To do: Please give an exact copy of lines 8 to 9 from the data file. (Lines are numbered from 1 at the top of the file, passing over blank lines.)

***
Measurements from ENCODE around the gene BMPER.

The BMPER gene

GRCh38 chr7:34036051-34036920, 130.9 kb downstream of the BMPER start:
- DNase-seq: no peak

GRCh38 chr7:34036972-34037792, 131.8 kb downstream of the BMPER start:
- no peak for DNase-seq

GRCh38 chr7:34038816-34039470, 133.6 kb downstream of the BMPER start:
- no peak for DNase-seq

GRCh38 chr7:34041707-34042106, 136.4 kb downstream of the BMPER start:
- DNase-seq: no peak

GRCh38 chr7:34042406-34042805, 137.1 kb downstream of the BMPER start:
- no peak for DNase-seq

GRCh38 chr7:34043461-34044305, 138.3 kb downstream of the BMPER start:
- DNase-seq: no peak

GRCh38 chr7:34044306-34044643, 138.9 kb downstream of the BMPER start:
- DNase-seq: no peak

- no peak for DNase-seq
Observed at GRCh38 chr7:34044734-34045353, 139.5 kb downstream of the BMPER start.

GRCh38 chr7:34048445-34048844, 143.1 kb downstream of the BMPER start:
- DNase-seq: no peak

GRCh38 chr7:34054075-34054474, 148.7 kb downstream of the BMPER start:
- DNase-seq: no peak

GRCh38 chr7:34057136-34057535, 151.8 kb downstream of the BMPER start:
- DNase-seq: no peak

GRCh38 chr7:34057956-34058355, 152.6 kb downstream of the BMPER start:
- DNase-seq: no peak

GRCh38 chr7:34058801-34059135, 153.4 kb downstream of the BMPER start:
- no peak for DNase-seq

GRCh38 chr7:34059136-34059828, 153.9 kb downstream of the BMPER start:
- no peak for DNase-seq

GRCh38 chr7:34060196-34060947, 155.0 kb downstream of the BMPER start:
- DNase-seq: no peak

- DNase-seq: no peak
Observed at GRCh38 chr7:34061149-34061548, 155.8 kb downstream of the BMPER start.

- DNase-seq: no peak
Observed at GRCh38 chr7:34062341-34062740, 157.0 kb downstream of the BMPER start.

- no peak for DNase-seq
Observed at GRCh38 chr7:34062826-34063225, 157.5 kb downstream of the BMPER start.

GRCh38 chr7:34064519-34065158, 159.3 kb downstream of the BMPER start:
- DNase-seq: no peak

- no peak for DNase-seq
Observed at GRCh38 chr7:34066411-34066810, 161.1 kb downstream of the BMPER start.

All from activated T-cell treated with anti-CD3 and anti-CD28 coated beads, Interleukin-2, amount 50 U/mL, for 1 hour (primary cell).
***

- no peak for DNase-seq

GRCh38 chr7:34041707-34042106, 136.4 kb downstream of the BMPER start: